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Re: RFC: Rename the “UTF8” flag
January 29, 2022 03:42
Re: RFC: Rename the “UTF8” flag
Message ID: CANgJU+WGUXUteZOAdRWWPraJ2-xg77AQxiM=1ybAAQFWo+3hLQ@mail.gmail.com
On Sat, 29 Jan 2022, 10:54 Leon Timmermans, <email@example.com> wrote:
> On Fri, Jan 28, 2022 at 4:26 PM Felipe Gasper <firstname.lastname@example.org>
>> # Rename the âUTF8â Flag
>> ## Preamble
>> Author: FELIPE
>> ID: ?
>> Status: Draft
>> ## Abstract
>> Perlâs âUTF8 flagâ confuses Perl users, and even occasionally its
>> maintainers. This RFC proposes to rename it in source code and
>> documentation, retaining old names as aliases to avoid breaking callers
>> of Perlâs C API (XS modules & embedders).
>> This RFC proposes the replacement term âheavyâ: `SvHEAVY`, etc.
>> ## Motivation
>> The âUTF8â moniker for this flag confuses people in at least three
>> significant ways:
>> - Many misconstrue the flag as indicating a âUTF-8 stringâ; in fact,
>> when a Perl application encodes a string in UTF-8 the resulting scalar
>> usually _lacks_ this flag.
>> The inverse is also true: decoded/character strings typically
>> _enable_ the flag. For those who work with Perl in C it makes some
>> degree of sense to refer to âUTF8â-flagged strings as âUTF-8 stringsâ,
>> but in a pure-Perl context this nomenclature encourages Perl users to
>> Perl internals and effects a disparity in what two closely-related
>> groups (Perl users and Perl maintainers) would logically call a
>> âUTF-8 stringâ. The Perl community at large will benefit from there
>> being exactly one meaning for the term âUTF-8 stringâ.
>> - Some misconstrue the flag as indicating text vs. bytes--which, to be
>> fair, Perl itself historically has done!
>> - Itâs technically wrong. The encoding that it signifies is not, in fact,
>> UTF-8, but its âgeneralizedâ variant, which encodes any code point that
>> the algorithm can tolerate. Proper UTF-8 forbids any code point above
>> 0x10ffff, for example, while Perl will happily store code
>> points up to 0x7fffffffffffffff (2^63 - 1).
>> (cf. https://simonsapin.github.io/wtf-8/#generalized-utf8)
>> Encode.pmâs documentation distinguishes
>> [`UTF-8` from `UTF8`](
>> the latter indicating the generalized
>> variant that Perl uses internally. This distinction is too subtleâand
>> too Perl-specificâto help anyone who doesnât already intimately know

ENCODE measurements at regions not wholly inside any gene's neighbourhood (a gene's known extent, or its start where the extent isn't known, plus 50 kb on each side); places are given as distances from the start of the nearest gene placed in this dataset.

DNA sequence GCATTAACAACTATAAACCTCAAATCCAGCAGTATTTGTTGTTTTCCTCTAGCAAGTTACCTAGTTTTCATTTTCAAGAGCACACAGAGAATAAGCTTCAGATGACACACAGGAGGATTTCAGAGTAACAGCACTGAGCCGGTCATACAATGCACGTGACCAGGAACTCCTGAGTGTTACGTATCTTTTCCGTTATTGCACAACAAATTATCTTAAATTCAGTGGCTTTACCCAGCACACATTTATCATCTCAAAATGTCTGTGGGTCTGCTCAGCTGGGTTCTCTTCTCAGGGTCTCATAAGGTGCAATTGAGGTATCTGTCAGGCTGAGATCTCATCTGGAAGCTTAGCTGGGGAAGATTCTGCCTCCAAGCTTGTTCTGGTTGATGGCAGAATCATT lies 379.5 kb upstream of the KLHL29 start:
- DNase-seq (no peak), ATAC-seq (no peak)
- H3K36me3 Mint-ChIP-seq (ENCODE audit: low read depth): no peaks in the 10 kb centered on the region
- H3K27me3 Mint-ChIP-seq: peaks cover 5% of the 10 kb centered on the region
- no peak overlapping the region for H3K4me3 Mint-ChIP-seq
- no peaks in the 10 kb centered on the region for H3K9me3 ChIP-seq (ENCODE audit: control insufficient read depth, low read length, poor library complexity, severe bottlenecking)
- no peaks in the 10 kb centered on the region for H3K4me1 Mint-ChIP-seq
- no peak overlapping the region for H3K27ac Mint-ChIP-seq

>> Perl and its character encoding âgotchasâ.
>> ## Rationale
>> Renaming this flag will achieve several benefits:
>> 1. The mistaken belief that Perl uses UTF-8 internally will recede.
>> 2. The term âheavyâ is more abstract than the well-known term âUTF-8â.
>> That abstract quality will discourage Perl programmers from building
>> application logic atop this part of Perlâs implementation.
>> 3. The term âUTF-8 stringâ will be less sensible to use in reference
>> to Perlâs internals since Perl will provide an official replacement
>> (âheavy stringâ). This will help to prevent confusion
>> when discussing encoding and related matters; having the terms
>> âheavy UTF-8 stringâ, âheavy Unicode stringâ, ânon-heavy UTF-8 stringâ,
>> and ânon-heavy Unicode stringâ will clarify matters where
>> the current ambiguity of âUTF-8 stringâ impedes communication.
>> ## Specification
>> The following renames are proposed; in each case the old name
>> should remain as an alias for the new (with appropriate indications
>> in documentation):
>> - `SVf_UTF8` -> `SVf_HEAVY`
>> - `SvUTF8` -> `SvHEAVY`
>> - `SvUTF8_on` -> `SvHEAVY_on`
>> - `SvUTF8_off` -> `SvHEAVY_off`
>> - `SvPOK_only_UTF8` -> `SvPOK_only_HEAVY`
>> - `HeUTF8` -> `HeHEAVY`
>> - `HvNAMEUTF8` -> `HvNAMEUTF8`
>> - `HvENAMEUTF8` -> `HvENAMEHEAVY`
>> - `PadnameUTF8` -> `PadnameHEAVY`
>> - `sv_utf8_upgrade` -> `sv_to_heavy`
>> - `sv_utf8_upgrade_flags` -> `sv_to_heavy_flags`
>> - `sv_utf8_upgrade_flags_grow` -> `sv_to_heavy_flags_grow`
>> - `sv_utf8_upgrade_nomg` -> `sv_to_heavy_nomg`
>> - `sv_utf8_downgrade` -> `sv_from_heavy`
>> The following changes are proposed:
>> - `sv_dump` should output `HEAVY` rather than `UTF8`.
>> Controls for input/output are **NOT** proposed for rename.
>> This includes the likes of `COPHH_KEY_UTF8`, `SvPVutf8`, etc.
>> Areas of uncertainty:
> A change like this would involve a large amount of change in our code (and
> more functions/macros than just the ones you mention), as well as
> complicating our documentation (because suddenly all these things have two
> names). A change like that would need significant benefit to be worth all
> that headache.
> And I don't see that benefit. As far as I can tell, the argument is really
> more about ideological purity than any practical advantages. One of the two
> internal encodings of Perl is (non-strict) UTF-8, and almost any code
> dealing with this distinction will have to have knowledge of what encoding
> is being used. Calling it "wide" or "heavy" might have made sense if we
> could hide that, but that's exactly what we can't do.
> This sort of thing makes sense in Perl-land, because we very much do want
> to hide internal encoding there. But in C-land we can't, and we shouldn't
> pretend otherwise.
> In summary, I believe the cost of this change is significantly higher than
> the benefit, and we shouldn't pursue this.
Thank you, my objection is based on exactly the same rationale.